Punctuation 101: The Apostrophe

Apostrophe misuse is my biggest pet peeve, and yes, I am a nerd. I cringe every time I see signs or other printed material wherein an apostrophe is incorrectly used to make a word plural. I have taken it upon myself to notify, inform, teach, and correct (thanks to my handy dandy Sharpie pen I always carry) those who can’t seem to get it into their thick skulls that AN APOSTROPHE IS NOT USED TO MAKE A WORD PLURAL.

I am amazed and mortified how many people don’t have a basic grasp of grammar. It’s not that difficult. If you have one dog, and then add another, you have two dogs. Not dog’s. If Johnny has five apples and Susie has six apples, then how many apples do they have together? Eleven apples. Not apple’s. I am a die hard Vegas Golden Knights fan. Not Knight’s.

Simple, right? One would think so, but no.

Instead I am inundated on a daily basis with glaring apostrophe errors everywhere. Buy two bone’s and get one free. Granny Smith apple’s are on sale for $.99/pound. Buy two pound’s of broccoli and get one free.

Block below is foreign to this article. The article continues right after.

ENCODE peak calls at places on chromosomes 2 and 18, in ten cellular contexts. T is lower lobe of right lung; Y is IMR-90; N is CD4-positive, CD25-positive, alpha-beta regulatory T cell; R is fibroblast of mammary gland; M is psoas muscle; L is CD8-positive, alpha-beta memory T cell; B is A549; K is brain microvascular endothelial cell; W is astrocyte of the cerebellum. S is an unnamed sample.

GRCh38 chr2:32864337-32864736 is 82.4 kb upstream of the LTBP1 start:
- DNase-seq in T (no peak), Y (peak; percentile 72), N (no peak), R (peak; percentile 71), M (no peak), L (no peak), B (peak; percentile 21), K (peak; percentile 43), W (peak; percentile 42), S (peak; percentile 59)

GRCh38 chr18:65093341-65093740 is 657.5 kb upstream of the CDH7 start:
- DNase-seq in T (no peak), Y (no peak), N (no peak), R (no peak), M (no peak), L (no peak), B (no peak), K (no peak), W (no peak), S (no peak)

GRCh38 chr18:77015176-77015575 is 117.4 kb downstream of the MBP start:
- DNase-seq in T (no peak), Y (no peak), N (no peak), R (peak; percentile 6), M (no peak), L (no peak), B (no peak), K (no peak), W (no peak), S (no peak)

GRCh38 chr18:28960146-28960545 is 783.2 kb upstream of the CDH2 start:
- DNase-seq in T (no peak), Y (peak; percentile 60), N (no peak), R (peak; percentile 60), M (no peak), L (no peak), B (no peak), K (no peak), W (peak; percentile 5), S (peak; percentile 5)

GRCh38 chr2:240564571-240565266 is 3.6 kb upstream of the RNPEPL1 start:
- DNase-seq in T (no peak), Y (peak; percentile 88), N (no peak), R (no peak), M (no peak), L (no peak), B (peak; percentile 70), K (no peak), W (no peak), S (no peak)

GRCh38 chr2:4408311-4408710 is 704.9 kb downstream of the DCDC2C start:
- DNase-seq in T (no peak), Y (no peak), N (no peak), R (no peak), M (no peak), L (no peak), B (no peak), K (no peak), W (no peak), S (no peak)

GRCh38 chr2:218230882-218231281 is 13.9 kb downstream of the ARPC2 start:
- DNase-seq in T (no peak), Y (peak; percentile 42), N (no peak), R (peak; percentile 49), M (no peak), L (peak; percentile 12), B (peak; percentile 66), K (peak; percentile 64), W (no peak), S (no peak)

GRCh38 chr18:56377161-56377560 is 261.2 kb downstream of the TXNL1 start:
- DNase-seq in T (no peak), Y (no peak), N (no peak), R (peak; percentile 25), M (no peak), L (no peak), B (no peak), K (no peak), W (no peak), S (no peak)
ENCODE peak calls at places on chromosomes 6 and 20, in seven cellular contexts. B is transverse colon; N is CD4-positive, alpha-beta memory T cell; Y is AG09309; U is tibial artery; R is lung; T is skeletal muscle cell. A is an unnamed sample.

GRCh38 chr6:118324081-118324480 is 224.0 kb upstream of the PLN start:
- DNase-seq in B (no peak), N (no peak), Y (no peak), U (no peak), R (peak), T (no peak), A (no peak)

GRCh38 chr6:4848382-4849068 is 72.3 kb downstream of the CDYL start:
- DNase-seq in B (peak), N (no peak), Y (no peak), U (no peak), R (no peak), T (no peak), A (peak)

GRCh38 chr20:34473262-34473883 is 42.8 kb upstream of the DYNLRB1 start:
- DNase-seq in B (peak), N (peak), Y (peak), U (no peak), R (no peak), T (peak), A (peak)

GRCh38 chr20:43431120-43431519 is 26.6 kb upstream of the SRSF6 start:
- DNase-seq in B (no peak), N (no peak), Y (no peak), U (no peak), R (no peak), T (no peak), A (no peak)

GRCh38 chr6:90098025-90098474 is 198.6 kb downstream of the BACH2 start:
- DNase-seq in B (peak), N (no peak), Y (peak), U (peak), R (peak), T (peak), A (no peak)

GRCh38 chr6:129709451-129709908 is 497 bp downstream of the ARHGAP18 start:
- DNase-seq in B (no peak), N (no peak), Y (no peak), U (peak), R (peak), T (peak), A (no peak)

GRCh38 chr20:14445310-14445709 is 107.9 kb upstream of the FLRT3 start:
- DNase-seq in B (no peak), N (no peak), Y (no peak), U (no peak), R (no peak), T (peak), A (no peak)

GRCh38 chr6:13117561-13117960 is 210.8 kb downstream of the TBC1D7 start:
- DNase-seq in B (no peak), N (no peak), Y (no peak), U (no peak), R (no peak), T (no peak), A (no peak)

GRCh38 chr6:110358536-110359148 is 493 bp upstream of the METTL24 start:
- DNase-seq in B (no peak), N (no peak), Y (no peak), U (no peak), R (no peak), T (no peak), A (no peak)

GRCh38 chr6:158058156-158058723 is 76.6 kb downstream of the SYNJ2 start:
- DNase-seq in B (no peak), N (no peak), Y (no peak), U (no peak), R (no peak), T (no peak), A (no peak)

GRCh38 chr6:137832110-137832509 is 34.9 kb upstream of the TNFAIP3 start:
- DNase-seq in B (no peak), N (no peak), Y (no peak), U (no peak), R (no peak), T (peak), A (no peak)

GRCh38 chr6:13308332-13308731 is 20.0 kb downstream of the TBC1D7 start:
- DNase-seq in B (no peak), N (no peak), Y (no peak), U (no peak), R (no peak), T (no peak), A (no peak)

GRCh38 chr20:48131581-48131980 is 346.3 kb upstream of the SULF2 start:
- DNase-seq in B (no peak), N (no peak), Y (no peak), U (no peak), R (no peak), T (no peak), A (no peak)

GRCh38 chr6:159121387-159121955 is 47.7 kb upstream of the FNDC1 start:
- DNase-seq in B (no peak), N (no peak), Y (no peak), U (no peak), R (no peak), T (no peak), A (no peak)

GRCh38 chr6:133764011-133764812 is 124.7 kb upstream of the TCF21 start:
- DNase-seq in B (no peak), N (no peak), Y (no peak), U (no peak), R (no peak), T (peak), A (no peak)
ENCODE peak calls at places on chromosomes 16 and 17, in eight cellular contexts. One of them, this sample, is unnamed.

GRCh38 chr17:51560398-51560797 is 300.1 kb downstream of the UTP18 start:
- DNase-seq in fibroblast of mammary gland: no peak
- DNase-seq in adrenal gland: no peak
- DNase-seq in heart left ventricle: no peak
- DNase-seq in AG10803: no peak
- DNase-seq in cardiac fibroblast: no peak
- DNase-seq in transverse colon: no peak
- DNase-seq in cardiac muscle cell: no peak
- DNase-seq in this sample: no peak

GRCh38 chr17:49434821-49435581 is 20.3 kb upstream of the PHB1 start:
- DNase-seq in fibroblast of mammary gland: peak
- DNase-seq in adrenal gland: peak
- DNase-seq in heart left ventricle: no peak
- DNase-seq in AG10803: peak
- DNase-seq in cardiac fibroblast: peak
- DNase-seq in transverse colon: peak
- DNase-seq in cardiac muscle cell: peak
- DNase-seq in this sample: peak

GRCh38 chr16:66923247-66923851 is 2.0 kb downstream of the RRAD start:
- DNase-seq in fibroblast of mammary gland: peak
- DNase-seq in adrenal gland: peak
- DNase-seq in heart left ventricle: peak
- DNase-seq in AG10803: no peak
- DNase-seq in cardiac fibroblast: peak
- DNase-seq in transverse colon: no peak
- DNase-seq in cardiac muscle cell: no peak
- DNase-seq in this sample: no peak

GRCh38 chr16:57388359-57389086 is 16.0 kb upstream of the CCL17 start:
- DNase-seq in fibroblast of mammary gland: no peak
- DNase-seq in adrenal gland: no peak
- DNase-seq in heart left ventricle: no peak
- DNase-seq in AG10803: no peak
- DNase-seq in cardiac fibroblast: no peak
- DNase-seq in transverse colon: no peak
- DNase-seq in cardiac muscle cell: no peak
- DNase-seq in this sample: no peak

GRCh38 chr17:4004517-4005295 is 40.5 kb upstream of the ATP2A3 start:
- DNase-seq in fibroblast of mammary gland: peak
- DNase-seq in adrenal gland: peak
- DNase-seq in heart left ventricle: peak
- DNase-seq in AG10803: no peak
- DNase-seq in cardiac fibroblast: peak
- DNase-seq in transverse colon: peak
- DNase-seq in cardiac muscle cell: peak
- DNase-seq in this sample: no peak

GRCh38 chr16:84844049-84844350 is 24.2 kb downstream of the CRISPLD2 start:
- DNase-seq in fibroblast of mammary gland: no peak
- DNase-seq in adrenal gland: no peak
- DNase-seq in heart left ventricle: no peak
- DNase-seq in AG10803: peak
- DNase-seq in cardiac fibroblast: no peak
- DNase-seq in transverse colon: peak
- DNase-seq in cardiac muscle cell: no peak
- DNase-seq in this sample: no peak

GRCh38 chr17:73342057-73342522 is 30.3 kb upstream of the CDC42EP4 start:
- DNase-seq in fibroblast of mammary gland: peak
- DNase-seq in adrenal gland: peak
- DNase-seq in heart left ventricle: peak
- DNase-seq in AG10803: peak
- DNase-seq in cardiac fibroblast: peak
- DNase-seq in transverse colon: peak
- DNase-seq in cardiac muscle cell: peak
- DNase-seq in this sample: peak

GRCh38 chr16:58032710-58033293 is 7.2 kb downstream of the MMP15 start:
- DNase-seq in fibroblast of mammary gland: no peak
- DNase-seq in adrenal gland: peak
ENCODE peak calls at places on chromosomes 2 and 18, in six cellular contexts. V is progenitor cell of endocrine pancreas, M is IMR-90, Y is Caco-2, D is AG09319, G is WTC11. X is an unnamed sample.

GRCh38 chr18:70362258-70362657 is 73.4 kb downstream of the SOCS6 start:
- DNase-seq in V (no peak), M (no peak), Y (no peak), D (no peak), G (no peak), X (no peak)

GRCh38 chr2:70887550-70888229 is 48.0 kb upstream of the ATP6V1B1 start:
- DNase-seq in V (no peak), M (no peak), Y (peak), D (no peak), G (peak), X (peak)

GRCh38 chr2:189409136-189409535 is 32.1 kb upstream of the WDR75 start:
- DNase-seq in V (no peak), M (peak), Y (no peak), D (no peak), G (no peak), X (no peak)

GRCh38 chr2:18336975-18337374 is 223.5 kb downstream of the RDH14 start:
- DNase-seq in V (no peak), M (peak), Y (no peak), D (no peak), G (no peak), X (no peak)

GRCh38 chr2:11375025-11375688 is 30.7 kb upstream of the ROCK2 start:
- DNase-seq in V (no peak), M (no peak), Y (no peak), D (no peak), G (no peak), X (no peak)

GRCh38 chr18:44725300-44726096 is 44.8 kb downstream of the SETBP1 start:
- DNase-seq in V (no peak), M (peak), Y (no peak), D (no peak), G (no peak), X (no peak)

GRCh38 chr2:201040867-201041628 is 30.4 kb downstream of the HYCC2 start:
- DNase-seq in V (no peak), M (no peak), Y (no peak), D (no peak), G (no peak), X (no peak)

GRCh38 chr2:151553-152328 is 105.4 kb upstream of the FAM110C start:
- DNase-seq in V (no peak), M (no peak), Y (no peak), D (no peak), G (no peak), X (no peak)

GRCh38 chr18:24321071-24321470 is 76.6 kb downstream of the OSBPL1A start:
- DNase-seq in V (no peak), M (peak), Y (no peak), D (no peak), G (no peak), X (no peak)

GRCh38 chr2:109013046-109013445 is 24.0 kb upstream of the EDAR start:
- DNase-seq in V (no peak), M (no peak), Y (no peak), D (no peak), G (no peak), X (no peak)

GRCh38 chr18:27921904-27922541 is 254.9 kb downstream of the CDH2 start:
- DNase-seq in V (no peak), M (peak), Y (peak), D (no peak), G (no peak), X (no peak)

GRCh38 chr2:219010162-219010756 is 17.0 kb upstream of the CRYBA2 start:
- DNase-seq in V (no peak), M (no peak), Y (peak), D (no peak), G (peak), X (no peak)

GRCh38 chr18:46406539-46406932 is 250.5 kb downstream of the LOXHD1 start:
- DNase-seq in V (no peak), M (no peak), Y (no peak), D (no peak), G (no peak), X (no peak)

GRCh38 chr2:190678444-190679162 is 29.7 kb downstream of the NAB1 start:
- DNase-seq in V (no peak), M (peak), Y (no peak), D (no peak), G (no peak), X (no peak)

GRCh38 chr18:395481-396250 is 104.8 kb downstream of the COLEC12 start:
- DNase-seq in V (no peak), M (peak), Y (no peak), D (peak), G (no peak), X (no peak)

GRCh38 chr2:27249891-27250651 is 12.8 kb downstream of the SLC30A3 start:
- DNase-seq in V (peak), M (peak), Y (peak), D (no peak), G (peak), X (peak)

It’s aggravating.

Apostrophes are used to denote possession as in the baby’s blanket, the dog’s collar, my neighbor’s noisy car, and my boyfriend’s sexy butt. These are examples of singular possession. One subject and something belonging to that subject.

There is also plural possession as in the cats’ litter box, my daughters’ bedroom, and my grandparents’ dentures. In these cases, the subject word is first pluralized (with an s and no apostrophe), and then the apostrophe comes at the end to denote possession.

In some cases, yes, the apostrophe does make a plural. These limited cases deal with numbers and letters. How many number 8’s do you have. Sally received three A’s and three B’s on her report card.

It really isn’t that difficult. Really.